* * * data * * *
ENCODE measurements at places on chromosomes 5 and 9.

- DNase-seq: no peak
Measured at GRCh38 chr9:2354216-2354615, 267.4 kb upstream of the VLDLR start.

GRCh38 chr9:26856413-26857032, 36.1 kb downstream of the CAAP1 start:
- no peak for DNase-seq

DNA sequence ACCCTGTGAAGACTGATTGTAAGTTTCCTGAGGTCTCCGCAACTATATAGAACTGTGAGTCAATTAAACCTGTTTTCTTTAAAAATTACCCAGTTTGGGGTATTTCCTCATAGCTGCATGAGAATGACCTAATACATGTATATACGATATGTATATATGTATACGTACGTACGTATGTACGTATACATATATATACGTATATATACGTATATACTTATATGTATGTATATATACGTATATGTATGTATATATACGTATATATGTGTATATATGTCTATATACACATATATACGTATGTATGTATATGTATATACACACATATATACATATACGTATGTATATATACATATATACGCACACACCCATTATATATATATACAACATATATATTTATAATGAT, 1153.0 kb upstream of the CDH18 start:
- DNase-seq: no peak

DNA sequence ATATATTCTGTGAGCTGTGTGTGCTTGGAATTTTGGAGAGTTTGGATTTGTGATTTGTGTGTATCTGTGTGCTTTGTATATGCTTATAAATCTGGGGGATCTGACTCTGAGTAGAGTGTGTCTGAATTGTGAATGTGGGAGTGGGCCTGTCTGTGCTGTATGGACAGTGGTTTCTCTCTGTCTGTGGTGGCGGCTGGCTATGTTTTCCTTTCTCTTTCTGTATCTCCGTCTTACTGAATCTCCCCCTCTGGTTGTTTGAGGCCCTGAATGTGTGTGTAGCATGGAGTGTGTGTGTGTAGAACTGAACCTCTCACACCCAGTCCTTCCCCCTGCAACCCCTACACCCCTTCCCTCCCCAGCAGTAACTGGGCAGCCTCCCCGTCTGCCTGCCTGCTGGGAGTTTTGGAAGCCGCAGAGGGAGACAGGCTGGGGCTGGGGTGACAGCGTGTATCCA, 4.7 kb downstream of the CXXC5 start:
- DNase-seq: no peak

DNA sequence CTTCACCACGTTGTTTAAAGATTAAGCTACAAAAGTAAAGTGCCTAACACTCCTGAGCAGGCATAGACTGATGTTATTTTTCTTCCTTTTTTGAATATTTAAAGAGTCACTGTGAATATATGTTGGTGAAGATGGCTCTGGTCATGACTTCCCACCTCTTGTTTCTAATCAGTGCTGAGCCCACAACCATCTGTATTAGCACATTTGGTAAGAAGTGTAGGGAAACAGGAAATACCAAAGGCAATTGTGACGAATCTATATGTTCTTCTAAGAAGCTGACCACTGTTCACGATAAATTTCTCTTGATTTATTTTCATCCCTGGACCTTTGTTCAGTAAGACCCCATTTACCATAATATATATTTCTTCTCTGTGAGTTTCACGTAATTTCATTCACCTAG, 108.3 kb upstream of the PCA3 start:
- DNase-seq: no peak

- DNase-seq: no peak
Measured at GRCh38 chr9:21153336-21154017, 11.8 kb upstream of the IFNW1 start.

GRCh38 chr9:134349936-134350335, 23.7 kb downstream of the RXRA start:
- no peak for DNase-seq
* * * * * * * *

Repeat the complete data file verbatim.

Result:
ENCODE measurements at places on chromosomes 5 and 9.

- DNase-seq: no peak
Measured at GRCh38 chr9:2354216-2354615, 267.4 kb upstream of the VLDLR start.

GRCh38 chr9:26856413-26857032, 36.1 kb downstream of the CAAP1 start:
- no peak for DNase-seq

DNA sequence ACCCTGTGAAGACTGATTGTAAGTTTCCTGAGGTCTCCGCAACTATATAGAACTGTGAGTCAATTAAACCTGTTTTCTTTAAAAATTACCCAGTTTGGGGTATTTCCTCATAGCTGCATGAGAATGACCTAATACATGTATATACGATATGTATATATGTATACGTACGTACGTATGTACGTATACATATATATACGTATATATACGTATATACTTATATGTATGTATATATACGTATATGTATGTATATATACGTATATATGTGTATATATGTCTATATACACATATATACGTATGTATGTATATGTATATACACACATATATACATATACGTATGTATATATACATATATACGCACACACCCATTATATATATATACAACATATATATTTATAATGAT, 1153.0 kb upstream of the CDH18 start:
- DNase-seq: no peak

DNA sequence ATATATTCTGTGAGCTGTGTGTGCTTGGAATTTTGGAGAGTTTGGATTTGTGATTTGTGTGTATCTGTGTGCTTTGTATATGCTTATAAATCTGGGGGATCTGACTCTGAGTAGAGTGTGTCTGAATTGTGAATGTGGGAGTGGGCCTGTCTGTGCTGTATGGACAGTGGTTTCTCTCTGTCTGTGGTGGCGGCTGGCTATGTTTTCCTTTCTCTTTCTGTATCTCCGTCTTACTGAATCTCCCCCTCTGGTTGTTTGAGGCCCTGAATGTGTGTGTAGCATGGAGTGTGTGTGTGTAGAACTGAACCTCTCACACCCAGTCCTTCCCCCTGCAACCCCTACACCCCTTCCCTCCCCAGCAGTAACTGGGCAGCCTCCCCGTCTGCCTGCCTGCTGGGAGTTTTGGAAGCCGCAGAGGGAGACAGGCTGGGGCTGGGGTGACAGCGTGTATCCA, 4.7 kb downstream of the CXXC5 start:
- DNase-seq: no peak

DNA sequence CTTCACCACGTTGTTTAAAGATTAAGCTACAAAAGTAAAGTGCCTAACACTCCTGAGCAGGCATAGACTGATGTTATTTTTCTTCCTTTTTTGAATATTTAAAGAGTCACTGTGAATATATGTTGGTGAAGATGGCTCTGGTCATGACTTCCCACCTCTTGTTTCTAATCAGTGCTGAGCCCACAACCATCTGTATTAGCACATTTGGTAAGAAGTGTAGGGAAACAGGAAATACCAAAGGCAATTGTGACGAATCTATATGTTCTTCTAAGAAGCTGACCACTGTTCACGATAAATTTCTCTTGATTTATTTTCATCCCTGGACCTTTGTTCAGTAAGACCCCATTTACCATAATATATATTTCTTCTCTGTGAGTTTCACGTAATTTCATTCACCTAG, 108.3 kb upstream of the PCA3 start:
- DNase-seq: no peak

- DNase-seq: no peak
Measured at GRCh38 chr9:21153336-21154017, 11.8 kb upstream of the IFNW1 start.

GRCh38 chr9:134349936-134350335, 23.7 kb downstream of the RXRA start:
- no peak for DNase-seq